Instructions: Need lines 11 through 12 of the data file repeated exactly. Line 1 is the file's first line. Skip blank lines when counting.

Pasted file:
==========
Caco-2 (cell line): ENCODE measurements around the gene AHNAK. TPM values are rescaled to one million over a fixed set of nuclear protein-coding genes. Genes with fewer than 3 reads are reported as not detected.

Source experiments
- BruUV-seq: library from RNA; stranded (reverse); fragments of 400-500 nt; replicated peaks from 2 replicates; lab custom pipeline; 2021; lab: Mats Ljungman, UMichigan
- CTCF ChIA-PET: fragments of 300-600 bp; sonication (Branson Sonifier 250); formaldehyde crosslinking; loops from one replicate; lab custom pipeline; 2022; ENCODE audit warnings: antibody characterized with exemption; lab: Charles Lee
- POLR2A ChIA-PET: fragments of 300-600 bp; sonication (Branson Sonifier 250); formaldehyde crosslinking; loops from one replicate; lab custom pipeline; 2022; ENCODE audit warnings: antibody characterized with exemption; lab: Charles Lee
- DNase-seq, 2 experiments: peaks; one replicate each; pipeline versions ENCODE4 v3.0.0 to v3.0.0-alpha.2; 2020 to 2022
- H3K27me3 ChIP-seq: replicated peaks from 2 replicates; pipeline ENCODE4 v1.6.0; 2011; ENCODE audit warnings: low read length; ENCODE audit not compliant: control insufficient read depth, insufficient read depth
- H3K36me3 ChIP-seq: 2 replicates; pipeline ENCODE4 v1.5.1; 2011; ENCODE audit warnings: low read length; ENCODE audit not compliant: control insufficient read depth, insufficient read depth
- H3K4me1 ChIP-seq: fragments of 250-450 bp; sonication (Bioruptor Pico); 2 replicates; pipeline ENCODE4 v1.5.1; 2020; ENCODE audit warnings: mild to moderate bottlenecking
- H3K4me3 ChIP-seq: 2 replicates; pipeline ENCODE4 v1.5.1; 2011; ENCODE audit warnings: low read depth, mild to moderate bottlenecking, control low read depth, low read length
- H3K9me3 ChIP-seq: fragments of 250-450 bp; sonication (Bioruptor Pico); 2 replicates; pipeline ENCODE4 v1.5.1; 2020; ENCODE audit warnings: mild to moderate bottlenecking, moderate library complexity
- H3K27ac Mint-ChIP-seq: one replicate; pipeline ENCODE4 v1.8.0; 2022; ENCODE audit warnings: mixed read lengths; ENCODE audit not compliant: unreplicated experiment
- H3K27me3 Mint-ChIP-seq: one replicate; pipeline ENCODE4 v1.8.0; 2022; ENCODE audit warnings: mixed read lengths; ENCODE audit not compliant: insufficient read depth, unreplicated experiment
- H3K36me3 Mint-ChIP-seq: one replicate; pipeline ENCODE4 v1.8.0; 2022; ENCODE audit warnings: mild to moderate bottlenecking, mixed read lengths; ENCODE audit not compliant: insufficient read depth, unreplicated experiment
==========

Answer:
- H3K9me3 ChIP-seq: fragments of 250-450 bp; sonication (Bioruptor Pico); 2 replicates; pipeline ENCODE4 v1.5.1; 2020; ENCODE audit warnings: mild to moderate bottlenecking, moderate library complexity
- H3K27ac Mint-ChIP-seq: one replicate; pipeline ENCODE4 v1.8.0; 2022; ENCODE audit warnings: mixed read lengths; ENCODE audit not compliant: unreplicated experiment